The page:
At the annual Oscar nominees luncheon, there is always a top dog that even a ballroom full of A-listers will clamor to meet. Last year, that honor went to the “Top Gun: Maverick” producer Tom Cruise, a star so huge that the other nominees began to orbit him, biding time until they could dart in to kiss the ring.
The luncheon held Monday afternoon at the Beverly Hilton in Beverly Hills, Calif., initially seemed to lack that supernova presence, even though there were plenty of famous names including Robert Downey Jr., Emma Stone and Martin Scorsese. Still, they’ve all grown too used to each other to engage in much genuflection: When you treat an awards campaign like a full-time job, the other contenders might as well be your co-workers.
Was there anyone who could jump-start this starry but sleepy scene? I didn’t think so, until I saw supporting actress nominee America Ferrera turn to her left, look down and gasp.
“Oh my God!” she exclaimed. “It’s the actor dog!”
At her feet was Messi, the beautiful black-and-white Border collie from the French courtroom drama “Anatomy of a Fall.” I gasped, too, and not just because I’m a dog person: This was Messi’s first big awards-season appearance, though his star has risen on social media for a performance on par with some of the nominated humans.
As Snoop, the family pet who witnesses the disputed death at the heart of “Anatomy of a Fall,” 7-year-old Messi does things you wouldn’t believe a canine thespian is capable of, including a fakeout death scene executed with unnerving aplomb. At the Cannes Film Festival, where “Anatomy of a Fall” won the prestigious Palme d’Or, Messi was even awarded the Palm Dog. What more could a pooch want, besides treats?
Though I’ve been to plenty of awards-season events where stars were kept on tight leashes by their handlers, this luncheon was the first time it was not metaphorical. “Can I say hi?” Ferrera asked Messi’s owner and trainer, Laura Martin Contini.
“Please!” said Contini.
Ferrera knelt beside Messi and stroked his head. “You did a fabulous job,” she told the dog.
Staring back at us with a pair of compellingly humanlike blue eyes, Messi happily accepted praise and neck rubs from Ferrera, whose “Barbie” colleagues proved similarly beguiled. Billie Eilish, nominated for her “Barbie” song “What Was I Made For?,” set her Gucci bag on the floor to scratch Messi beneath his chin. Later, when Ryan Gosling was introduced to the dog, the supporting actor nominee put a hand to his heart and walked away for a moment, overcome.
For once, the luncheon’s top dog was an actual dog. “It’s crazy,” mused the “Anatomy of a Fall” director Justine Triet. “I think he’s much more famous here than in France.”
Navigating the Hollywood scene for the first time, Messi handled the room like a pro, politely accepting hugs from anyone who walked past. Despite the fact that he was wearing a blue bow tie and nothing else — an awards look even Timothée Chalamet would find too daunting to attempt — Messi proved well-behaved, at least until Contini offered me a toy bone emblazoned with the Beverly Hilton logo.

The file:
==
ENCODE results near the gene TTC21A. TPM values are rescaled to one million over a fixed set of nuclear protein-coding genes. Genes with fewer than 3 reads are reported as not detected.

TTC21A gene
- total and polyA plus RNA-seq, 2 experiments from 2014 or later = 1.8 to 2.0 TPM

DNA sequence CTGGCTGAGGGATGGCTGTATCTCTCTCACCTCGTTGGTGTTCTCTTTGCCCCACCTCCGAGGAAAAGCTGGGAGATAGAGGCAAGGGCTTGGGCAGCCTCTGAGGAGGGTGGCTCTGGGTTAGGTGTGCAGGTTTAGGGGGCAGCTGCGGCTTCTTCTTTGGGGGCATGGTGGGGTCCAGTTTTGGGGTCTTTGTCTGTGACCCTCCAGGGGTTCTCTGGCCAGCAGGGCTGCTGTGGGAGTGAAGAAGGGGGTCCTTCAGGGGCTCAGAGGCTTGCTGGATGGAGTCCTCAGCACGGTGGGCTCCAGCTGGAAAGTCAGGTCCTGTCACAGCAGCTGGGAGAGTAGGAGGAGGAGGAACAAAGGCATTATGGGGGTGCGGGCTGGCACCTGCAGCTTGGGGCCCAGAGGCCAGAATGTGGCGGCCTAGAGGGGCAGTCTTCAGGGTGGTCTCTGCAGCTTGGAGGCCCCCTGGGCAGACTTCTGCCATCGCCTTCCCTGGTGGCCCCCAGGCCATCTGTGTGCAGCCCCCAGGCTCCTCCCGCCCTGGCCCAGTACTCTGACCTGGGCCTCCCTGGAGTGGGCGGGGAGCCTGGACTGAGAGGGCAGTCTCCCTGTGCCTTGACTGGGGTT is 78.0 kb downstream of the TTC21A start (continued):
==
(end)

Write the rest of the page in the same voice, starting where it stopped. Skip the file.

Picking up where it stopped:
Messi, who had been scanning the room for more people to pet him, suddenly locked on to that toy bone with laser focus. It was as though I had dangled a best director nomination in front of Bradley Cooper, and all the other noise in the room fell away as Messi willed me to play fetch with him. “Are you sure?” I asked. The damn dog nodded.
I tossed the bone and Messi leaped to the left, catching it in midair and nearly colliding with a scrum of Champagne drinkers. Suffice it to say, this wasn’t the sort of scene you get with Meryl Streep.
Though Messi proved to be the luncheon’s biggest draw, the event has always been designed to encourage unusual connections, throwing together nominated actors, behind-the-scenes technicians and documentary subjects for an electric, egalitarian afternoon. In one corner of the room, I met the director Sean Wang, nominated for the documentary short “Nai Nai & Wai Po,” about his elderly grandmothers, Chang Li Hua and Yi Yan Fuei. Both women had come with Wang to the luncheon.
“I can’t even express how happy I am to think that my grandson could be somewhere like this,” said Yi.
Raney Aronson-Rath, who produced the nominated documentary “20 Days in Mariupol,” told me she had ventured out of her comfort zone to request a photo with the “Barbie” star Margot Robbie.
“My daughter now literally thinks I walk on water because I was able to get a picture with her,” she said.
Robbie received one of the afternoon’s biggest rounds of applause, when she was summoned to the risers at the front of the room to pose for a class photo with her fellow nominees. A contender for producing “Barbie,” Robbie was still dealt a headline-making snub when she failed to crack the best actress lineup. A similar surge of enthusiastic applause greeted Greta Gerwig, who received an adapted-screenplay nomination but was squeezed out of the best director category.
As the nominees assembled and the photo was taken, I checked in with Messi, who had settled in at a back table next to Contini as she noshed on vegan scallops. Wiped out from all the attention, Messi had spent the last 20 minutes drifting in and out of sleep.
Tom Quinn, whose studio Neon distributed “Anatomy of a Fall,” sat down on the steps beside Messi, silently administering scratches and a shoulder massage. Was this the sort of treatment exhausted awards candidates could count on from him?
“Only the ones who deserve it,” he said.